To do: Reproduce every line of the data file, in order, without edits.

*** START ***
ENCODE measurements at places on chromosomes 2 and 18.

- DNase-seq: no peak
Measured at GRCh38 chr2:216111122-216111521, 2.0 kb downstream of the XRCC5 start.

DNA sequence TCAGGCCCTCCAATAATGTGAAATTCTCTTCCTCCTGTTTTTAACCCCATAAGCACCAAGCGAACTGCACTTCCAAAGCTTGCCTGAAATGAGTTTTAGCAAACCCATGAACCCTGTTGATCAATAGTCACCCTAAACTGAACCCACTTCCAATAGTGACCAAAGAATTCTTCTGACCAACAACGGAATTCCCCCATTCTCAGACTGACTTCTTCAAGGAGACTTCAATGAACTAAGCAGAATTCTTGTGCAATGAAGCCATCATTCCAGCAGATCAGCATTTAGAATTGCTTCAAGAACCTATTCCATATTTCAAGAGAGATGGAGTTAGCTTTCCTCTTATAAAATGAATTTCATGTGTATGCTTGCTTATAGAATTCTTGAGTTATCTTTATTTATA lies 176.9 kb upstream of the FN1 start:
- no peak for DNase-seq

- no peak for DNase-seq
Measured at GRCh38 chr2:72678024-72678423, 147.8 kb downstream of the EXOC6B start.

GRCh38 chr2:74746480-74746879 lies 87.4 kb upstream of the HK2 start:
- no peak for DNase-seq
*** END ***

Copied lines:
ENCODE measurements at places on chromosomes 2 and 18.

- DNase-seq: no peak
Measured at GRCh38 chr2:216111122-216111521, 2.0 kb downstream of the XRCC5 start.

DNA sequence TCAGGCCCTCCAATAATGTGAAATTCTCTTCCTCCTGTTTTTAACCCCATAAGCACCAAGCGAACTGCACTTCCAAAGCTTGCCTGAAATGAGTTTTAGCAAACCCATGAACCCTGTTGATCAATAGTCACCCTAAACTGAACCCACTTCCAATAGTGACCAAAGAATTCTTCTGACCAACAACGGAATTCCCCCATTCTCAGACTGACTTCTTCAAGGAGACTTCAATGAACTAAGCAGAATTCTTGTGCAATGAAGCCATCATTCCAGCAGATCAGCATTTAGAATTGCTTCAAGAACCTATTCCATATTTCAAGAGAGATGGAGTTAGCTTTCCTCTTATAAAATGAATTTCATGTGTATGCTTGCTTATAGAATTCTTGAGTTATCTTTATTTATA lies 176.9 kb upstream of the FN1 start:
- no peak for DNase-seq

- no peak for DNase-seq
Measured at GRCh38 chr2:72678024-72678423, 147.8 kb downstream of the EXOC6B start.

GRCh38 chr2:74746480-74746879 lies 87.4 kb upstream of the HK2 start:
- no peak for DNase-seq